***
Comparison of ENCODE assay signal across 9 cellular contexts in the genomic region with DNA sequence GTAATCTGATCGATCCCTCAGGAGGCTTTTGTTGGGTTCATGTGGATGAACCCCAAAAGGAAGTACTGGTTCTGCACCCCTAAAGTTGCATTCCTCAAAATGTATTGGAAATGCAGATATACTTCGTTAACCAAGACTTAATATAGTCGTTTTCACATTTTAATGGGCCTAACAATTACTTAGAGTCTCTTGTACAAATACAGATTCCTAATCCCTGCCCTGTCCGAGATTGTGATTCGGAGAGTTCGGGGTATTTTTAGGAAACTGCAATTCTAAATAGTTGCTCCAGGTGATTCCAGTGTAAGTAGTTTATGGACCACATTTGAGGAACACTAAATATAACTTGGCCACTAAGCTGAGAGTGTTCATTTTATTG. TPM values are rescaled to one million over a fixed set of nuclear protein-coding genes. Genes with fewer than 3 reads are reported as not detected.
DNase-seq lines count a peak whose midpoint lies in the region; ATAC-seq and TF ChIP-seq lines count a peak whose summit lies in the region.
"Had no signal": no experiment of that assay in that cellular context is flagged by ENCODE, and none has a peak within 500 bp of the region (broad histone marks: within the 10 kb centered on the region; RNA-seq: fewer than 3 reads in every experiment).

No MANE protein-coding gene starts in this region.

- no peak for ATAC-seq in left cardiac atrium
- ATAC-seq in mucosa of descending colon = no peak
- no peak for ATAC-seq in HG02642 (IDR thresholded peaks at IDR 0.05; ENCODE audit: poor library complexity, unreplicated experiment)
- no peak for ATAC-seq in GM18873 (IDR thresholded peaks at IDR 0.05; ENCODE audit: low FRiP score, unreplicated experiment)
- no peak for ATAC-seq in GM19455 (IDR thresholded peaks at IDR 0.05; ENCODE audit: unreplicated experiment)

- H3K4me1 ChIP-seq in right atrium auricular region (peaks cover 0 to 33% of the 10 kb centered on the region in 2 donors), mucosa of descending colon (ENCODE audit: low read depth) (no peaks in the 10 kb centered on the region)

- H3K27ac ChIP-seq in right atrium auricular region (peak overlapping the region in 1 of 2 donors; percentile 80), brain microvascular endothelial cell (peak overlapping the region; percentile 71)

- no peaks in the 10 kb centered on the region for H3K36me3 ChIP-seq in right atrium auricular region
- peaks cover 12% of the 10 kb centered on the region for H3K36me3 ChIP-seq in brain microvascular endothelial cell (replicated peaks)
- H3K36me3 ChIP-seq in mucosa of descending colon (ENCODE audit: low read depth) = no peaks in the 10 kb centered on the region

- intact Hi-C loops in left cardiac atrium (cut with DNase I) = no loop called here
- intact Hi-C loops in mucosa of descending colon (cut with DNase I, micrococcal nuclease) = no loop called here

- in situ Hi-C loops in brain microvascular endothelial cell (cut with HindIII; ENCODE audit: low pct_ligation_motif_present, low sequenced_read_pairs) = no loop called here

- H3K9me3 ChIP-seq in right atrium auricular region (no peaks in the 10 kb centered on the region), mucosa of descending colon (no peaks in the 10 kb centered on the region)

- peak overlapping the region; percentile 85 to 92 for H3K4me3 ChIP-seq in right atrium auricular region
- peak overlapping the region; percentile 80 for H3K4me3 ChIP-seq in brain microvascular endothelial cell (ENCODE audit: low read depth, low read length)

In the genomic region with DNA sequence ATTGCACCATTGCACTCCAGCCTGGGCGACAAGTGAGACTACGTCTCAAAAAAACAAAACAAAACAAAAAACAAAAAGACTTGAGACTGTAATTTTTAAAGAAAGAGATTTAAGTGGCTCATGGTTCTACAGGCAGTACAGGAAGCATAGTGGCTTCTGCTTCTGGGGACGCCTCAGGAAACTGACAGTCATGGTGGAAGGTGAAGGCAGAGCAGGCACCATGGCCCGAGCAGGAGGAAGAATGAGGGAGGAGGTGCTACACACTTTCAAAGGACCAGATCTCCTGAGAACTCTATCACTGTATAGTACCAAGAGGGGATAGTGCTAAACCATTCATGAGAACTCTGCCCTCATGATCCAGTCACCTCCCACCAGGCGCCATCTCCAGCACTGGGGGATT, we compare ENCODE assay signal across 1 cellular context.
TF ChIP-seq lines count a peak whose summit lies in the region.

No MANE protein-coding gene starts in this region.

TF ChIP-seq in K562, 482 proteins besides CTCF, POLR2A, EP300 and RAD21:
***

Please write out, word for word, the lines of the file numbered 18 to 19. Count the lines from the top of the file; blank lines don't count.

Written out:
- H3K9me3 ChIP-seq in right atrium auricular region (no peaks in the 10 kb centered on the region), mucosa of descending colon (no peaks in the 10 kb centered on the region)

- peak overlapping the region; percentile 85 to 92 for H3K4me3 ChIP-seq in right atrium auricular region